Tuesday, 29 November 2016

KOREAN MOVIES ARE ABOUT THE “STRUGGLE TO SURVIVE”



Many in India have spent countless hours watching Korean films on YouTube – or at least have spent an excruciating amount of time ‘buffering’ Korean films. These films can be said to have a cult following in India; youth in the northeastern states of India thrive on Korean films and music. Therefore, a Korean director being honoured with a lifetime achievement award at the 47th IFFI, 2016 is an opportunity for many to get to know the people behind this prolific film industry, which has churned out classics like My Sassy Girl (2001), Old Boy (2003), and The Classic (2003) amongst others.

Im Kwon-Taek, the octogenarian who has directed over a hundred films has been awarded the IFFI Lifetime Achievement Award this year. Kwon-Taek is considered in South Korea as the “Father of Korean Cinema.” The global popularity and fan-following of Korean cinema owes its existence to the “New Korean Cinema” or “New Korean Wave” that produced commercially-driven films. Kwon-Taek is credited, along with a couple other directors, with founding this movement.

Kwon-Taek received critical acclaim in the 1980s, though he was making films even earlier. Films like Mandala (1981), The General’s Son I, II, & III (1990, 1991, 1992), and Soepyeonje (1993) are some of his well received films.

His influence cannot be denied. The tag of “Father of Korean Cinema” is very true, confirms Jong-Soo Kim, the New Delhi correspondent of Korean Broadcasting System, a media company. But for a man who has worked so much all his life and who is such an influential figure in Korean cinema, Kwon-Taek appears to be an unassuming man. He was kind enough to jot down the names of Indian movies like 3 Idiots and (and the not-so Indian) Slumdog Millionaire to respond to the obvious questions by reporters. He repeated several times that he is ashamed and embarrassed about some of the “immature” films he has made – especially during his formative “immature” days. The lifetime award is an indication, he says, to make more movies.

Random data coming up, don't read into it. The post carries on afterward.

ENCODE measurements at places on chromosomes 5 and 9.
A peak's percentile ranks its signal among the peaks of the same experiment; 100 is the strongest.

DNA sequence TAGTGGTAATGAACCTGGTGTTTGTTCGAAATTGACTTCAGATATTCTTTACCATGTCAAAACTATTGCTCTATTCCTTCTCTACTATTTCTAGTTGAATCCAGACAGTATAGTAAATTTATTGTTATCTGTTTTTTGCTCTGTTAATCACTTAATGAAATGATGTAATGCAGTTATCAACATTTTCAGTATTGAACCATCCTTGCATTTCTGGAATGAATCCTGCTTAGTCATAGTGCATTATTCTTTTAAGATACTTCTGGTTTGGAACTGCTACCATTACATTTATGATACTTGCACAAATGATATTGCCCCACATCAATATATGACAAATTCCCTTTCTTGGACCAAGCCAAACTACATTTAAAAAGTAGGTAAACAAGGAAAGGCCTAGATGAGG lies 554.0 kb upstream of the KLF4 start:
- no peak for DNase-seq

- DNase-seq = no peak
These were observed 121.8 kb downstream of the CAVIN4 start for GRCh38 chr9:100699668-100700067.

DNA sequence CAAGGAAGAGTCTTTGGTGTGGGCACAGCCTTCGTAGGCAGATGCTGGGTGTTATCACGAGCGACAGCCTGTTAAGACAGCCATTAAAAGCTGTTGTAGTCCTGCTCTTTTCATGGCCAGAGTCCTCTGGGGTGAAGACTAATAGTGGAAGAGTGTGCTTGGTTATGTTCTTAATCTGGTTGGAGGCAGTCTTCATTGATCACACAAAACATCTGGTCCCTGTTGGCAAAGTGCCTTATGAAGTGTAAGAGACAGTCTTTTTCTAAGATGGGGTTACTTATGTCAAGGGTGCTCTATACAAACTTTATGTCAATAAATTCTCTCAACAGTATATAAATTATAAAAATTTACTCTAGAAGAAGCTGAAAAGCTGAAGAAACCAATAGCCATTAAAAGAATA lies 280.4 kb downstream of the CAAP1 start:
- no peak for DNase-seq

While the commercially-driven Korean New Wave movement has reached a global audience, boosting the Korean economy and tourism along the way, one is curious as to what these films can tell us about Korean culture. One of the most defining features of Korean films is the ‘twist’ to the story; the unexpected and unimaginable ‘twist’ that Korean filmmakers have been able to add to even the most simple of love stories, for instance. Is this ‘twist’ connected in any way to Korean culture?

Jong-Soo Kim explains, “There is an old Korean saying, ‘You have to listen till the end of the story’.” There seems to be a cultural requirement that the stories Koreans tell – even the most mundane ones – should have a twist at the end. “No twists, no fun,” Jong-Soo Kim states very simply. Korean people want their stories to be ‘fun’ and the ‘twists’ make their stories fun.

What makes Korean films (including K-POP music) so popular? Jong-Soo Kim explains that the films and music is made in a uniquely Korean style that he calls ‘Korean Dynamic Style’. It is the way the Korean artists dress, dance, and generally perform. Korean Dynamic Style is also the manner in which the sets and settings are composed in the Korean movies, he elaborates.

But Korean films are also a serious engagement with the culture and history of Korea. Many of Kwon-Taek’s films are about depicting the traditional culture; a culture that the Korean youth are rapidly moving away from. “You can learn about politics, sociology, or why our youngsters struggle in South Korea today from our films,” says Jong-Soo Kim.

Ultimately Korean films are about how Koreans “struggle to survive” in the world. This is how Jong-Soo Kim sums up the spirit of one of the largest filmmaking industries in the world, which earns over 50 million dollars annually from its domestic films.

(A version of this article was first published in The Peacock, 21 November, 2016

No comments:

Post a Comment